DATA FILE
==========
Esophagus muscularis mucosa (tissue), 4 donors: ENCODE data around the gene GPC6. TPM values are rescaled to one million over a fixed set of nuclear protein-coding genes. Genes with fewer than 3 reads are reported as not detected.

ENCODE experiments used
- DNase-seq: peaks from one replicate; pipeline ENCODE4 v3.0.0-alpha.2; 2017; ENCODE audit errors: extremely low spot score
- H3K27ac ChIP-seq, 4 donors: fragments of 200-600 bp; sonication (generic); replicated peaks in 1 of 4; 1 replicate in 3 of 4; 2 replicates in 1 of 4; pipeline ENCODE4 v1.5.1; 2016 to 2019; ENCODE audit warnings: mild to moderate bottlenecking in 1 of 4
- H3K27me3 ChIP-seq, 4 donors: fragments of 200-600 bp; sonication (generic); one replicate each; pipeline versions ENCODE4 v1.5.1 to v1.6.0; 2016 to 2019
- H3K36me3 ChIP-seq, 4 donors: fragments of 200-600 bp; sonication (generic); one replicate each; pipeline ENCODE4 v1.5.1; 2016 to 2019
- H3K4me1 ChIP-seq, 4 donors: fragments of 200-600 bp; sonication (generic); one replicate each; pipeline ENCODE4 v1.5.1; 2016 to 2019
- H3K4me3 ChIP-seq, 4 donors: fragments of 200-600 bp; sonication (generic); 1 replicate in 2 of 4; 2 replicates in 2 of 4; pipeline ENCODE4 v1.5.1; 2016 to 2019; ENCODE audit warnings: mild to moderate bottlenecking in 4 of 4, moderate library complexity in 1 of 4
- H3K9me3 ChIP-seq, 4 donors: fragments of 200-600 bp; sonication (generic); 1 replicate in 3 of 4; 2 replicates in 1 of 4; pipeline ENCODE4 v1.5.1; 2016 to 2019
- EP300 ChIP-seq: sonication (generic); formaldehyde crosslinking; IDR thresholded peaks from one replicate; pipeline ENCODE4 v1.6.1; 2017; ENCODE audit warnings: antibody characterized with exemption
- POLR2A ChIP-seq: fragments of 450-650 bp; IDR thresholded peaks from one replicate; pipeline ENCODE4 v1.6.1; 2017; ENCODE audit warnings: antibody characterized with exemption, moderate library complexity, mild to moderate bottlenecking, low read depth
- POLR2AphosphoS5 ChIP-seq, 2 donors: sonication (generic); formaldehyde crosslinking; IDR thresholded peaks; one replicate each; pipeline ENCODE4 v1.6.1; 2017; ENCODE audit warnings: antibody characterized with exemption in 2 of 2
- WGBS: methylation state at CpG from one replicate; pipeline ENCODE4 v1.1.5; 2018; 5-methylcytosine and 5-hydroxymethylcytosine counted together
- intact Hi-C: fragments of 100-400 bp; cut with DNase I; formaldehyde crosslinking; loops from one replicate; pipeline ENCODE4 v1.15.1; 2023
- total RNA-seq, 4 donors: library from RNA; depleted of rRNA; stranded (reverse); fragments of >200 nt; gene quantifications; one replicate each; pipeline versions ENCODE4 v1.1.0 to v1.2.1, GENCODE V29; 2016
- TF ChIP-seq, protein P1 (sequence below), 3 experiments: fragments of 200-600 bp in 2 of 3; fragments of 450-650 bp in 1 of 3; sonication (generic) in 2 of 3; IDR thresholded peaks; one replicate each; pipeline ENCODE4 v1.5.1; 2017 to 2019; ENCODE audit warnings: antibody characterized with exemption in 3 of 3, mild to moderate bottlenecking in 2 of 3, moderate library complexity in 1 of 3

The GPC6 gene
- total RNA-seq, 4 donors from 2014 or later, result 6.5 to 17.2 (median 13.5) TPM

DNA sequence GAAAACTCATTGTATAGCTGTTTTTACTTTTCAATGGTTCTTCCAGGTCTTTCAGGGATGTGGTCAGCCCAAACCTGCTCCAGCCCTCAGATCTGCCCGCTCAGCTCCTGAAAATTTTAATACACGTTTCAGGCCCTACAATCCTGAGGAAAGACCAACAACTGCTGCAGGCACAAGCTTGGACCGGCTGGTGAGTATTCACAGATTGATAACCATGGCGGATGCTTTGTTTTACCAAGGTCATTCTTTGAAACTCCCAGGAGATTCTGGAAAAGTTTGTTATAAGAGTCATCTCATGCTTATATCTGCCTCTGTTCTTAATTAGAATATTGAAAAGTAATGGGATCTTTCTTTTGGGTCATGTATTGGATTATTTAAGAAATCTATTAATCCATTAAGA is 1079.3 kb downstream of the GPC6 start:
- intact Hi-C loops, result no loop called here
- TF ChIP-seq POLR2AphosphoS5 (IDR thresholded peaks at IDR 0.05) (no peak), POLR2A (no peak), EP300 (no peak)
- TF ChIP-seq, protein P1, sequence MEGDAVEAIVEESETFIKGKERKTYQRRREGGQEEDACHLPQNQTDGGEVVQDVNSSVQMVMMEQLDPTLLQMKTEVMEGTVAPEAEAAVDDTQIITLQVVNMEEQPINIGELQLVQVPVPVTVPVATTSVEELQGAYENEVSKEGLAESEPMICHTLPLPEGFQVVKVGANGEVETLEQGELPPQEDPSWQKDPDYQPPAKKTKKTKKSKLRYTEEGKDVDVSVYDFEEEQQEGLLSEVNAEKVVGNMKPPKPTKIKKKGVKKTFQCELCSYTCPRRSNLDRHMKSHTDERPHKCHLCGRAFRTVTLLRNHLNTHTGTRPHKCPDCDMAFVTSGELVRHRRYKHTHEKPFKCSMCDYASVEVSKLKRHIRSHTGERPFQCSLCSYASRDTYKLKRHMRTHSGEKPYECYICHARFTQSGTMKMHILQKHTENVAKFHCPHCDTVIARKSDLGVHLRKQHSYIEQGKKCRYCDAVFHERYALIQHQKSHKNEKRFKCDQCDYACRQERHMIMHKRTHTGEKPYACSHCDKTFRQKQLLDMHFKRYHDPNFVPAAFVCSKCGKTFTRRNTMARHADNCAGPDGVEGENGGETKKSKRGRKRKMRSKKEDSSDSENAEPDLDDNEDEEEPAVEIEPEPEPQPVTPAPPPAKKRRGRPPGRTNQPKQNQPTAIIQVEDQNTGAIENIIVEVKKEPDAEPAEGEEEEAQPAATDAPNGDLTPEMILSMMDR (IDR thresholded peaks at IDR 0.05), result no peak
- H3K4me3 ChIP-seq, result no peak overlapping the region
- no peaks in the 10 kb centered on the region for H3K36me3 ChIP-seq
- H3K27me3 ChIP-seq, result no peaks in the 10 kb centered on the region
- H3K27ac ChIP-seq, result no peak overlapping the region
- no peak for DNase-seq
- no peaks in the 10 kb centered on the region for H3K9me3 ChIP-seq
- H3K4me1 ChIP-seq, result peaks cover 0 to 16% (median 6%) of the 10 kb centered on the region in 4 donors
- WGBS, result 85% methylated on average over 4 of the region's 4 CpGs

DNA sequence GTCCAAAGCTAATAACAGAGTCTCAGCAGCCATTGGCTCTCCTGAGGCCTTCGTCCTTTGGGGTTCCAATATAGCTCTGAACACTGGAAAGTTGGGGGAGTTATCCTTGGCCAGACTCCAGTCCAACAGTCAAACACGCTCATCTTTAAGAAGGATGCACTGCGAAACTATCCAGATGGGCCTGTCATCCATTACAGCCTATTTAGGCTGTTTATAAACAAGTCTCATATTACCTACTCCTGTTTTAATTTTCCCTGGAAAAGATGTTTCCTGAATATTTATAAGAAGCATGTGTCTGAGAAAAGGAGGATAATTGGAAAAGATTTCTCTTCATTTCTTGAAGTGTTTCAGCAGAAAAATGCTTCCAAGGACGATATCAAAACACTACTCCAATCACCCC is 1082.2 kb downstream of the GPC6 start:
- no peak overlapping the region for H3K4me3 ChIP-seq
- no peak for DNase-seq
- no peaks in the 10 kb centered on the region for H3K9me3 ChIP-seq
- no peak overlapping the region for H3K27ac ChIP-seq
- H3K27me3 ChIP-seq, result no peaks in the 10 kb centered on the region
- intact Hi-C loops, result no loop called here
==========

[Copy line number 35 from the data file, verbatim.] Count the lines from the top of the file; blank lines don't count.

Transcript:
- no peak overlapping the region for H3K27ac ChIP-seq